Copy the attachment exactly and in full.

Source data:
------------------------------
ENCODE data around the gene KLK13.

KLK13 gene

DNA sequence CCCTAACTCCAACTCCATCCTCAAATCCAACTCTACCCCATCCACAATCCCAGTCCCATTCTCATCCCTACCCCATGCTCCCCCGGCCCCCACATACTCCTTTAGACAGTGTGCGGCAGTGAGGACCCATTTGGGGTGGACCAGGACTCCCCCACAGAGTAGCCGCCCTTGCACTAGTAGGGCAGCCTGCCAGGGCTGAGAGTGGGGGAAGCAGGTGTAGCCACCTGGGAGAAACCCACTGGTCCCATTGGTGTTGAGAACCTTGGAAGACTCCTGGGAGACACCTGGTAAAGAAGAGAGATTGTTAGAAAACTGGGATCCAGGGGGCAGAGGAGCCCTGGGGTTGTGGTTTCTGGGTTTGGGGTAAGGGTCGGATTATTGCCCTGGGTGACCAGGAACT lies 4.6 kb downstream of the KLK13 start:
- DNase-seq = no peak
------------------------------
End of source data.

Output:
ENCODE data around the gene KLK13.

KLK13 gene

DNA sequence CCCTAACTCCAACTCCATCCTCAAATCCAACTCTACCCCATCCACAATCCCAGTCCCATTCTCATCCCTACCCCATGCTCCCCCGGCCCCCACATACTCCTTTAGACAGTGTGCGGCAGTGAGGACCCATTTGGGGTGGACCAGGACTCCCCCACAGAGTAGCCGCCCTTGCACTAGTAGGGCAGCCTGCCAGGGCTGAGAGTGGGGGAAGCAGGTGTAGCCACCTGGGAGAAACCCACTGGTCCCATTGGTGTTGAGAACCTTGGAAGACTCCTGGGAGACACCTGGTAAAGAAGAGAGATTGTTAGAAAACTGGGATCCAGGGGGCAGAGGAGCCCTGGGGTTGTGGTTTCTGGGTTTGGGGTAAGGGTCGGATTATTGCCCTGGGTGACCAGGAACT lies 4.6 kb downstream of the KLK13 start:
- DNase-seq = no peak